Sports News of Saturday, 26 May 2018
Source: Office of Flt Lt Jerry John Rawlings
Former President Jerry John Rawlings has paid tribute to late national teams’ coach, Emmanuel Kwesi Afranie, describing him as a very patient and philosophical man who was perceptive and had a good insight into human behaviour.
The former President said though Afranie was no psychologist he was able to shape players’ lives to become football stars.
“All young people are idealistic and that’s what needs to be nurtured to bring the best of out of them,” former President Rawlings said.
The comments were made during a courtesy call by the children of Coach Afranie at the former President’s office on Thursday.
“Afranie’s faith and belief in the truth gave him the patience to see players through,” Flt Lt Rawlings stated.
The former Head of State was however unhappy with the fact that in the coaching profession not enough gratitude has been shown to coaches who have moulded players into stars and commended former Black Stars player, John Paintsil and current Black Stars coach, Kwesi Appiah for eulogizing Coach Afranie, popularly referred to as Coachhene during the launch of the Afranie Foundation and the book titled “Coachhene, Football’s Gift to Mother Ghana”, on Friday May 18.
The former President commended the family of Afranie for what they had done to perpetuate the memory of the former national coach who coached all national teams and won the World Cup with the Black Starlets in 1991.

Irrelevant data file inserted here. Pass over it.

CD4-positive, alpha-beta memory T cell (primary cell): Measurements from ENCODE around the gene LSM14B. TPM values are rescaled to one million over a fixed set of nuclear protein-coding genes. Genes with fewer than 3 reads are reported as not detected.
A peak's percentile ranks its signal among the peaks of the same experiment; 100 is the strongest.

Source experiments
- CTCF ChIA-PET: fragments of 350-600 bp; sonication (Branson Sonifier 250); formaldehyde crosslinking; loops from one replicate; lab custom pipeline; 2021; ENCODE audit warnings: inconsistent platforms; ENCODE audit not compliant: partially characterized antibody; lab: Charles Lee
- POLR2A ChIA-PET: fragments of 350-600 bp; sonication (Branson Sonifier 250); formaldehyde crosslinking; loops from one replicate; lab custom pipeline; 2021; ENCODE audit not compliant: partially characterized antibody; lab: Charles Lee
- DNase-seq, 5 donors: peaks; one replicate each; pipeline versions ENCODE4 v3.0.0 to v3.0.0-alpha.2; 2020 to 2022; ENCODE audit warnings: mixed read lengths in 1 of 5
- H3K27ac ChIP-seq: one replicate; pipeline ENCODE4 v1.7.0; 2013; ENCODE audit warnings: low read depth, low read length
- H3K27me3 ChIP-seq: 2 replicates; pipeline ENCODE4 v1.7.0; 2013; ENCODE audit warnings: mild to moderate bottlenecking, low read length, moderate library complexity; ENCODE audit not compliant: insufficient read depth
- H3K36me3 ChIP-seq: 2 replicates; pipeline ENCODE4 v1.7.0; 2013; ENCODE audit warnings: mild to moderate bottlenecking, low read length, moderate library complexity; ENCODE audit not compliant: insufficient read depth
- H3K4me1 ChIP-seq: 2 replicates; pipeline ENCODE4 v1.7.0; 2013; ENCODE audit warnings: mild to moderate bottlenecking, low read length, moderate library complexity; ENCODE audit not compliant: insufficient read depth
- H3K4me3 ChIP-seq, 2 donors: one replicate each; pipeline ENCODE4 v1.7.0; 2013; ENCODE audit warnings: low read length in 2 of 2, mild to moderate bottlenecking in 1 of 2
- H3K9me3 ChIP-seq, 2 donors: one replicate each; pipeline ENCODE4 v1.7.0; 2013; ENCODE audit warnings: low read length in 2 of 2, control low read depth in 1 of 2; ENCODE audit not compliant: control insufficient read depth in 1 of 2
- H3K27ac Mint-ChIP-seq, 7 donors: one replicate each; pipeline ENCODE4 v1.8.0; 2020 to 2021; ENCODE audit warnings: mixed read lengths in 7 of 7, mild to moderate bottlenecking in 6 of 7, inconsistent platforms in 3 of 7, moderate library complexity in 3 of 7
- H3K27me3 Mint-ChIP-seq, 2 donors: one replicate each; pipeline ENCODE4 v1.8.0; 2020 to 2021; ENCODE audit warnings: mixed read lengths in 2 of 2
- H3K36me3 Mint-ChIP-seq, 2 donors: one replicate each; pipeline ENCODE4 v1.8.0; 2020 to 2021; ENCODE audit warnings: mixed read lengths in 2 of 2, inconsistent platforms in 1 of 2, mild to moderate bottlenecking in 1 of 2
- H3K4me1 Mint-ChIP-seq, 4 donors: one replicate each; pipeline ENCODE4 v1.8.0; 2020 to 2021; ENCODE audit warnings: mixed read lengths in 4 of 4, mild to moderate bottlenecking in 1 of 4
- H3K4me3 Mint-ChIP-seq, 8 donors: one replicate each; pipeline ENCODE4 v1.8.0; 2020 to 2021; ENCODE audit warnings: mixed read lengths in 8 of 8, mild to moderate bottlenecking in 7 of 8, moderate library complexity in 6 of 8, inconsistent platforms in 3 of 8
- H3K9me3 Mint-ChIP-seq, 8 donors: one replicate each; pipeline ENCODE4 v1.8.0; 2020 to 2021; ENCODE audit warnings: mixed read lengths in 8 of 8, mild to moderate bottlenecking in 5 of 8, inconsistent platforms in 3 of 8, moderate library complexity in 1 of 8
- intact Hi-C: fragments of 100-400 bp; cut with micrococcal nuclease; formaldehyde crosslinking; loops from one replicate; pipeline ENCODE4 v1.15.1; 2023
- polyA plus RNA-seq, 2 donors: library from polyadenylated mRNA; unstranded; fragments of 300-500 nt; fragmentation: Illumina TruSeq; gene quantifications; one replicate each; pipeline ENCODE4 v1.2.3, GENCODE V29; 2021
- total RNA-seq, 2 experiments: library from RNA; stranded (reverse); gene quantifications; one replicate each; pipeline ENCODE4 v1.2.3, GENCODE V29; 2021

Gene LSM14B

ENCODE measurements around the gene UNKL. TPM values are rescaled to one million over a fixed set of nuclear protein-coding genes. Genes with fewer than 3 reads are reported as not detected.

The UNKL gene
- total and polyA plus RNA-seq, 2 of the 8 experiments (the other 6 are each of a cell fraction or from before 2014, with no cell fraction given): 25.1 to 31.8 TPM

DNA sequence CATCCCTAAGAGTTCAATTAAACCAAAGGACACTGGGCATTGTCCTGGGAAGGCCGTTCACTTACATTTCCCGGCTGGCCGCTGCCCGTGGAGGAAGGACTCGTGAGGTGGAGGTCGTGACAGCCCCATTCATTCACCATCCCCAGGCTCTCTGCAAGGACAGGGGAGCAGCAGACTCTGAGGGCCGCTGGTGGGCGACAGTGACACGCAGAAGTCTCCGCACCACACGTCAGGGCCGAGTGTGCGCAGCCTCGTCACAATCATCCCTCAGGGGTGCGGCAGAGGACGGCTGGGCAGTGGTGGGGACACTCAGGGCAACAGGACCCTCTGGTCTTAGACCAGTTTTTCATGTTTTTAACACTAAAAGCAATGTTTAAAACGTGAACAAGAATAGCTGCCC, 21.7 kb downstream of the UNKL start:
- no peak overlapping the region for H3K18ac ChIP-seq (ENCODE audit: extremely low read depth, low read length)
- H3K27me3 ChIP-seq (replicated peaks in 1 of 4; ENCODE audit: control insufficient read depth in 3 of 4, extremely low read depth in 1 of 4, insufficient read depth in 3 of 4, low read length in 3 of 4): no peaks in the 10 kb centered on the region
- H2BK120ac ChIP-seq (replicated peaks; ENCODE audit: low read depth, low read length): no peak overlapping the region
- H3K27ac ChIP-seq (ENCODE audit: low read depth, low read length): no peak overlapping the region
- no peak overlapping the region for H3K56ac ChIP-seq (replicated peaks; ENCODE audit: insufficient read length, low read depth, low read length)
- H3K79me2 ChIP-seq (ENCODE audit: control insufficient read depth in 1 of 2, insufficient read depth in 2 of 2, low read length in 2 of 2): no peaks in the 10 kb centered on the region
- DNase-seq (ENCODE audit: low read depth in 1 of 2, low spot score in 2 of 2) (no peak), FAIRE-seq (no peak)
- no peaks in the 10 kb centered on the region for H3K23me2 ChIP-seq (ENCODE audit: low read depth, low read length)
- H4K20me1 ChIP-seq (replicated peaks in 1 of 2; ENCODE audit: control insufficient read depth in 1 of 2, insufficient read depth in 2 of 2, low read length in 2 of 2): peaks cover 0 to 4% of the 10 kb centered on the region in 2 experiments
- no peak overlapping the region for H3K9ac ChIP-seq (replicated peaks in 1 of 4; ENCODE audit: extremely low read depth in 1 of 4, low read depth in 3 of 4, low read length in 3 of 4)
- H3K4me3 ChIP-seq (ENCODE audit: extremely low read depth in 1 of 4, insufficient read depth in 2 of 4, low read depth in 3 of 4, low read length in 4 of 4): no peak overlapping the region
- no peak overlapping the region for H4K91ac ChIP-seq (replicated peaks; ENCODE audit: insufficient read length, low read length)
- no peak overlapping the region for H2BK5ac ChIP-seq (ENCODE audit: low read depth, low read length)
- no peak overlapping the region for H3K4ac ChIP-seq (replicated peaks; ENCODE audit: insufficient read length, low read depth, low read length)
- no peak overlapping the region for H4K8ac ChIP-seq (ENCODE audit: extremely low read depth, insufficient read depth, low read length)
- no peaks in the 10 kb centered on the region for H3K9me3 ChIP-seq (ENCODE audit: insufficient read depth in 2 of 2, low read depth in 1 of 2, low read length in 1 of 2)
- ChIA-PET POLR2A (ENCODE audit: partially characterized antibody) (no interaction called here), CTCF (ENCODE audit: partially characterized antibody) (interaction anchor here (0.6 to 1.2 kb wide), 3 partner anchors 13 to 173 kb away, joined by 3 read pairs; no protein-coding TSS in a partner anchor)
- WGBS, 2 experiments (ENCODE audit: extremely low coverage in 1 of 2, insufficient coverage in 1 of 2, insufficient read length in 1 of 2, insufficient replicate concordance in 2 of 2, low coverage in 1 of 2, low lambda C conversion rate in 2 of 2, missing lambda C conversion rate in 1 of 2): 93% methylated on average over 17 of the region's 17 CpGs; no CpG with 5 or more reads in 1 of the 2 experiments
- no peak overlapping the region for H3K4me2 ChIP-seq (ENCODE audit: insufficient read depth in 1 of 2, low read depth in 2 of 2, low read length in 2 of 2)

Spokesperson for the delegation and daughter of Coach Afranie, Monica Idun said: “Our father was a very humble man who was ready to interact with all and who inculcated the ideals of humility, respect and hard work in all of us.
She said the Foundation intended to raise funds to support projects such as equipping the Komfo Anokye Teaching Hospital stroke unit.
The children expressed their heartfelt gratitude to Flt Lt Rawlings for gracing the Foundation and book launch and for his diverse support to the game of football.
Other members of the delegation were Frederick Afranie, Emmanuel Kwesi Afranie Jnr and Angela Yeboah, all children of the departed coach as well as Dan Kweku Yeboah, sportscaster and author of the book.